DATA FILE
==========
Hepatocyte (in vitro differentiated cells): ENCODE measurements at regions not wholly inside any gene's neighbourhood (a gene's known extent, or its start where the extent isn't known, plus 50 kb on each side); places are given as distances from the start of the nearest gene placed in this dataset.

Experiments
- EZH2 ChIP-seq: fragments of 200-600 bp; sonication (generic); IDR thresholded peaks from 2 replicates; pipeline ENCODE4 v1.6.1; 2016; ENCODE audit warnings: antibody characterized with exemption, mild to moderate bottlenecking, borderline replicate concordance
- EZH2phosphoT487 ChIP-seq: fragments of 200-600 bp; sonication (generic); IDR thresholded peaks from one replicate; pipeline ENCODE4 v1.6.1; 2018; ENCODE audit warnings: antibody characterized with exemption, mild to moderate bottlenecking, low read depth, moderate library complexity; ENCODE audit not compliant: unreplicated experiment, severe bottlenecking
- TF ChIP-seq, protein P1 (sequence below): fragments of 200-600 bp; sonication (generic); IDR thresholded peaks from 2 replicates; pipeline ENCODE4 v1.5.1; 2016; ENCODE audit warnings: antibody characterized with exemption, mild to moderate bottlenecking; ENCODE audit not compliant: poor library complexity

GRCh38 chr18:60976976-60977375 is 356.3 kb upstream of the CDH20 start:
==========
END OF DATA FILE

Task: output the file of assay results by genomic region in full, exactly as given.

Hepatocyte (in vitro differentiated cells): ENCODE measurements at regions not wholly inside any gene's neighbourhood (a gene's known extent, or its start where the extent isn't known, plus 50 kb on each side); places are given as distances from the start of the nearest gene placed in this dataset.

Experiments
- EZH2 ChIP-seq: fragments of 200-600 bp; sonication (generic); IDR thresholded peaks from 2 replicates; pipeline ENCODE4 v1.6.1; 2016; ENCODE audit warnings: antibody characterized with exemption, mild to moderate bottlenecking, borderline replicate concordance
- EZH2phosphoT487 ChIP-seq: fragments of 200-600 bp; sonication (generic); IDR thresholded peaks from one replicate; pipeline ENCODE4 v1.6.1; 2018; ENCODE audit warnings: antibody characterized with exemption, mild to moderate bottlenecking, low read depth, moderate library complexity; ENCODE audit not compliant: unreplicated experiment, severe bottlenecking
- TF ChIP-seq, protein P1 (sequence below): fragments of 200-600 bp; sonication (generic); IDR thresholded peaks from 2 replicates; pipeline ENCODE4 v1.5.1; 2016; ENCODE audit warnings: antibody characterized with exemption, mild to moderate bottlenecking; ENCODE audit not compliant: poor library complexity

GRCh38 chr18:60976976-60977375 is 356.3 kb upstream of the CDH20 start: